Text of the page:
The CPC appeared not to be suitable for personal air sampling; yet, it is portable and can be located near the breathing zone in order to measure inhalation exposure to nanoparticles. The CPC is easy to use, with direct reading values. One drawback is that when large fluctuations in concentration are found, the data line quickly rises out of the range of the chart (this is only a limitation of the earlier PIMEX software). With the specially developed switch, the measuring range can be set in three stages with a variation of a factor of 10. Switching during a measurement must, however, be avoided. Using the PIMEX-2008 software overcomes this problem because data can be directly registered as particles per cubic centimeter instead of millivolts and the scale will set automatically to the registered concentration in particles per cubic centimeter.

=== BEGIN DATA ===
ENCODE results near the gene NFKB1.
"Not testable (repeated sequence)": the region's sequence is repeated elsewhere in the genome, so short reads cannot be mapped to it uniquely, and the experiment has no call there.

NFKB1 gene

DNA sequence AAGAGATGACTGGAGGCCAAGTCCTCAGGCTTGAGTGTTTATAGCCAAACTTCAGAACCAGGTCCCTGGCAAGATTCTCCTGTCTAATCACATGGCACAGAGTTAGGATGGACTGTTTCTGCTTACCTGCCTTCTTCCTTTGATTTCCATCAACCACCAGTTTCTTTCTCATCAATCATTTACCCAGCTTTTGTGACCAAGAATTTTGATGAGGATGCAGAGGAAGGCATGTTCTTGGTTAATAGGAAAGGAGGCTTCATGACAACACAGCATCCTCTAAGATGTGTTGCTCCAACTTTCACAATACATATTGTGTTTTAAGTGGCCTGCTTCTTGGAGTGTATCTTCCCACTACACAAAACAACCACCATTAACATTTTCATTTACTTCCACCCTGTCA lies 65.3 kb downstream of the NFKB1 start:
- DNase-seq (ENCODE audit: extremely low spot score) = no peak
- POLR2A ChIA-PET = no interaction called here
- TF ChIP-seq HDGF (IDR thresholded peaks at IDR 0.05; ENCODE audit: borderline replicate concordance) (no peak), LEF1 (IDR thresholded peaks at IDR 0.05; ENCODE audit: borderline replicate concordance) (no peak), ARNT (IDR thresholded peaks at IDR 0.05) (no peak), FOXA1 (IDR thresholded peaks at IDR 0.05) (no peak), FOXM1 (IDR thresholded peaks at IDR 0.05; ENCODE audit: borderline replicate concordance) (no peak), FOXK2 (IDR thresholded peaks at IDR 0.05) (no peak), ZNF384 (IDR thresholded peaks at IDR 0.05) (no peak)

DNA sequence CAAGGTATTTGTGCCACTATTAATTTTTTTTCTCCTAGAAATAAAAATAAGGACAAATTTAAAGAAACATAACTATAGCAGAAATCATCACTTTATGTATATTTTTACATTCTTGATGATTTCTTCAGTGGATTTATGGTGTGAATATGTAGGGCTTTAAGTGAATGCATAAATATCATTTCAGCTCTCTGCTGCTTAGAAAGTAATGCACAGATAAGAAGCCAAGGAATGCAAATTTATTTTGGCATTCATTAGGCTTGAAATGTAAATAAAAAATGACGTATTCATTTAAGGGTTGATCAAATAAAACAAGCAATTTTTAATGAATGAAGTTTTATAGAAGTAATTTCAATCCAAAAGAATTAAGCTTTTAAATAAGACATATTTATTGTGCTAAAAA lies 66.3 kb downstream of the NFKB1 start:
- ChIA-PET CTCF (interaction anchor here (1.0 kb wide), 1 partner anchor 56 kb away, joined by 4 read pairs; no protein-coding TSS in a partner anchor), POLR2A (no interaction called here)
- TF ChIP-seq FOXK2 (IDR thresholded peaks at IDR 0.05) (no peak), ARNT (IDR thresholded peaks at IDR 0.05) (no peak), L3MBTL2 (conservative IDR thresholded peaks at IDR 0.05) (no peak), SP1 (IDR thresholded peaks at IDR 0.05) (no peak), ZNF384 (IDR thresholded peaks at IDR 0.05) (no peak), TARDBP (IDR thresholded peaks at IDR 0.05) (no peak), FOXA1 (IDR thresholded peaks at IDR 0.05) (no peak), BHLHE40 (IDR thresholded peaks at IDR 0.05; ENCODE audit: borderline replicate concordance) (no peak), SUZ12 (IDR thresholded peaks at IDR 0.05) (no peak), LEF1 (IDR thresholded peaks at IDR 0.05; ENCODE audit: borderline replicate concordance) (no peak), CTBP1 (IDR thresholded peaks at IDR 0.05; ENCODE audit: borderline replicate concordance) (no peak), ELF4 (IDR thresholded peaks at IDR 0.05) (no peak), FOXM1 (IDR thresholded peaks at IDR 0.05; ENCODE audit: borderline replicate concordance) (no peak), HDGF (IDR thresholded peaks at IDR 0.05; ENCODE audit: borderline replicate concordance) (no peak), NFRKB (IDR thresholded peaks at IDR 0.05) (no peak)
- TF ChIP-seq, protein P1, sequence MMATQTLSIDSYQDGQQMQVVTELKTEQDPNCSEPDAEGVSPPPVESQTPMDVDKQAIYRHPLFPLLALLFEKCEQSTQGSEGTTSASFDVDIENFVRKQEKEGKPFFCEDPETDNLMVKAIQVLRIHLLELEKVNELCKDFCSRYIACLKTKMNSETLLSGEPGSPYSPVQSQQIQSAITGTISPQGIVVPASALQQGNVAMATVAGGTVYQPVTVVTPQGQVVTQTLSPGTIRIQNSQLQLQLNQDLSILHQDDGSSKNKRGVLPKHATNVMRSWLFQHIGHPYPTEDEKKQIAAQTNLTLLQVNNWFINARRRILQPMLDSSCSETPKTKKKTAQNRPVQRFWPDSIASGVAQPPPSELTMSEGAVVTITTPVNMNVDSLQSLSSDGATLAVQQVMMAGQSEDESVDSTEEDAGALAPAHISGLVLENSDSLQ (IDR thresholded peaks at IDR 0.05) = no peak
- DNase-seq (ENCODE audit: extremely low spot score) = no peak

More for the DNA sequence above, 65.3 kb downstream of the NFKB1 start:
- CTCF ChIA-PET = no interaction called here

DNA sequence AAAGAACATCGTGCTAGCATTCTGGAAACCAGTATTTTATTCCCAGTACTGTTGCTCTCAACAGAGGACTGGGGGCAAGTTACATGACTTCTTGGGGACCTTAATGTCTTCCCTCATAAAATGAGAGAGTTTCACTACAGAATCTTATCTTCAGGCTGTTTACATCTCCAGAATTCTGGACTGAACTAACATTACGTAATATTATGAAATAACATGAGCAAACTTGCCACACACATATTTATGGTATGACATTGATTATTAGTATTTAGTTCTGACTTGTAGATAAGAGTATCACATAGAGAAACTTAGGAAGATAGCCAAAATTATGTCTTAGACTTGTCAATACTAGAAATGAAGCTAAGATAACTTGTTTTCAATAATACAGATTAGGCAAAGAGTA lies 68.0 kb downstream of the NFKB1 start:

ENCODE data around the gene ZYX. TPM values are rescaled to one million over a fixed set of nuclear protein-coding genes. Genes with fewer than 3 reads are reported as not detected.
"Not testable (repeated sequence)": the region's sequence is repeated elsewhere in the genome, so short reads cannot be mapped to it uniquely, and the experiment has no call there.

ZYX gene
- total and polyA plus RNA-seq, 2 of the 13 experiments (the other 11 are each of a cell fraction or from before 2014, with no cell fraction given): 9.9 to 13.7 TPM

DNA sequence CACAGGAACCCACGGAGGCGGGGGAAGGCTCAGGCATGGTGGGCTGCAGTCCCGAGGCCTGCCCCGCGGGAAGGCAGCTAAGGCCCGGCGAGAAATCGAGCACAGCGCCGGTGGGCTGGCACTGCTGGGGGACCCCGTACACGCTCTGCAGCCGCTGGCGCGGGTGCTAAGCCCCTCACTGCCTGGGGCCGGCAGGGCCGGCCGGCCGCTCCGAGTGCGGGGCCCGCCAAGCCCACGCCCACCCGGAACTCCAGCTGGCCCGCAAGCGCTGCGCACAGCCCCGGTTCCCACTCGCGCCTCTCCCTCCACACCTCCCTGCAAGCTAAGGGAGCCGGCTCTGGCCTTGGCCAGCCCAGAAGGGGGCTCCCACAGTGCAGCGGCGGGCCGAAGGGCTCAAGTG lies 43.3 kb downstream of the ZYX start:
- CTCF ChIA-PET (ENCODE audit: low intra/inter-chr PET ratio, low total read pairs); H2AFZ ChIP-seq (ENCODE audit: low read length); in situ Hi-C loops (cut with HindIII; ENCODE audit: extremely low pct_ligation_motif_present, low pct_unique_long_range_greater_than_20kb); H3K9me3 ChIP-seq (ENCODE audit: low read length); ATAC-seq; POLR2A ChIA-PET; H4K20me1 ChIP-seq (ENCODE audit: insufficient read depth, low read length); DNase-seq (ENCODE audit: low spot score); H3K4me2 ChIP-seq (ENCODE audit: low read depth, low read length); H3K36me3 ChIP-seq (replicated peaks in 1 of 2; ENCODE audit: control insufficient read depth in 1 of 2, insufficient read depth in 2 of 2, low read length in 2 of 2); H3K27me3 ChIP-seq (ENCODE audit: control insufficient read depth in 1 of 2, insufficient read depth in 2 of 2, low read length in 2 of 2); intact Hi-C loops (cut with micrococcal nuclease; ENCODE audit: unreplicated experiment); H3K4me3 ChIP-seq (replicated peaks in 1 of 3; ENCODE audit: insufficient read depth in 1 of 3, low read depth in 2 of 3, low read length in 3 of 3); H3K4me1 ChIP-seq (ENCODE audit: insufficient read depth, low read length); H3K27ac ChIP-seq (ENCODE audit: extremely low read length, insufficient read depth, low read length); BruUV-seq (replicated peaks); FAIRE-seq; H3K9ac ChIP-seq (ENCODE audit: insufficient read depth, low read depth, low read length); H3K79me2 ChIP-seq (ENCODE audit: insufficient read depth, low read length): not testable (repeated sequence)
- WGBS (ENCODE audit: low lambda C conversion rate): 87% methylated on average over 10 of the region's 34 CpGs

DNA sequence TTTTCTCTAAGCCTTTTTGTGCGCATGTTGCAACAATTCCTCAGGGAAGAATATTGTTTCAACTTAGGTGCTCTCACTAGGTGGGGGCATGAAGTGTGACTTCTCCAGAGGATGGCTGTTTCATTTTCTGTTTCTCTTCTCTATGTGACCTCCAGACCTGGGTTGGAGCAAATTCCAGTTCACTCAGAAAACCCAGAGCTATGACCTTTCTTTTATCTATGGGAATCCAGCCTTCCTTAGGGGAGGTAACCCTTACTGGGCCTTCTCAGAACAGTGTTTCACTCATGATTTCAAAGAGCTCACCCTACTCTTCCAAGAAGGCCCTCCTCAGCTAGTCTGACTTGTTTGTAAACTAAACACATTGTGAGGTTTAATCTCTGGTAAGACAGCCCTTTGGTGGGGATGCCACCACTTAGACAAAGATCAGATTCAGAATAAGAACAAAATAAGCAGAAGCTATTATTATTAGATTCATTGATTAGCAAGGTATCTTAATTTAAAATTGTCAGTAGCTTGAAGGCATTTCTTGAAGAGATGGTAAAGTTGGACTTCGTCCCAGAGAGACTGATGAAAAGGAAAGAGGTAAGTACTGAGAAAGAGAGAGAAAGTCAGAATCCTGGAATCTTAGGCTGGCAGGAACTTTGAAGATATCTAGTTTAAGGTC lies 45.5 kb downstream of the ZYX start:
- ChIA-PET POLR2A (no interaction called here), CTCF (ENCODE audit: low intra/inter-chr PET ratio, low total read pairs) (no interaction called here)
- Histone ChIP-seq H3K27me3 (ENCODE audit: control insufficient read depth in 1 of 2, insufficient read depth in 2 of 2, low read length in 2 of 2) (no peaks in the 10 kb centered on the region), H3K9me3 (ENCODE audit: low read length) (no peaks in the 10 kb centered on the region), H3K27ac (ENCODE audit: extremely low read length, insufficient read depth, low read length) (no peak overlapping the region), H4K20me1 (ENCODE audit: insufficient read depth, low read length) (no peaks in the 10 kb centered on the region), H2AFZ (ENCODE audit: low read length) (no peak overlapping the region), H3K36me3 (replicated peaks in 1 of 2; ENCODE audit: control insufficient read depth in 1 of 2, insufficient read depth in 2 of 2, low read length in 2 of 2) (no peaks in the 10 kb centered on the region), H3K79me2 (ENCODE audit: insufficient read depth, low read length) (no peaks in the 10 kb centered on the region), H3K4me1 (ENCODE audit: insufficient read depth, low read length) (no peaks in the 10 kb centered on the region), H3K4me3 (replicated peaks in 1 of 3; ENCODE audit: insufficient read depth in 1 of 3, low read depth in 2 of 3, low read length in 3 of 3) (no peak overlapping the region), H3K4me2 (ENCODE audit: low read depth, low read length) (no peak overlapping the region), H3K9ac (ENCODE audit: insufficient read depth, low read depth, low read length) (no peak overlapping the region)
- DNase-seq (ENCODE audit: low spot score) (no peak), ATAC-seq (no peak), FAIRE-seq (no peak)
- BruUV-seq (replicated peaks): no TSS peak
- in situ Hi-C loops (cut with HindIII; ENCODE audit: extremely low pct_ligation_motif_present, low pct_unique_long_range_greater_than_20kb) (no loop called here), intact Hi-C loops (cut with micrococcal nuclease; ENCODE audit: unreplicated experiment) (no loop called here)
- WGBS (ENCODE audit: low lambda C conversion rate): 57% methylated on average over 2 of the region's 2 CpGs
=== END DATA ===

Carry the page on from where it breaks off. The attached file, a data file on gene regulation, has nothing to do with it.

The NanoMonitor is easy to use and to connect to PIMEX. It can also be used for personal air sampling. A tube for transportation of the sample from the breathing zone is not included as standard (the NanoMonitor is referred to as a wall monitor device for connection to air management systems) but can be supplied as an accessory. In the graph next to the video image on the screen, the concentration is given in p/cm3 instead of millivolts, unlike the earlier version of the PIMEX software which only showed millivolts. One disadvantage is the automatically programmed zero check which occurs every 5 min and has a duration of 12 s and the last measured value is displayed for those 12 s. This is not desirable in a short PIMEX video lasting about 1 min, especially since in the chart these zero checks are not recognizable. In practical terms, this can be solved by starting with the recording, right after a zero check. Similarly, the interval between two checks can be changed (by the supplier) to, e.g. 15 min. This frequent calibration may be necessary when the instrument is used to monitor exact values. The basic idea with VEM is not so much to present exact values but rather to visualize the variation. So the calibration may then not be as important compared to other uses of the instrument.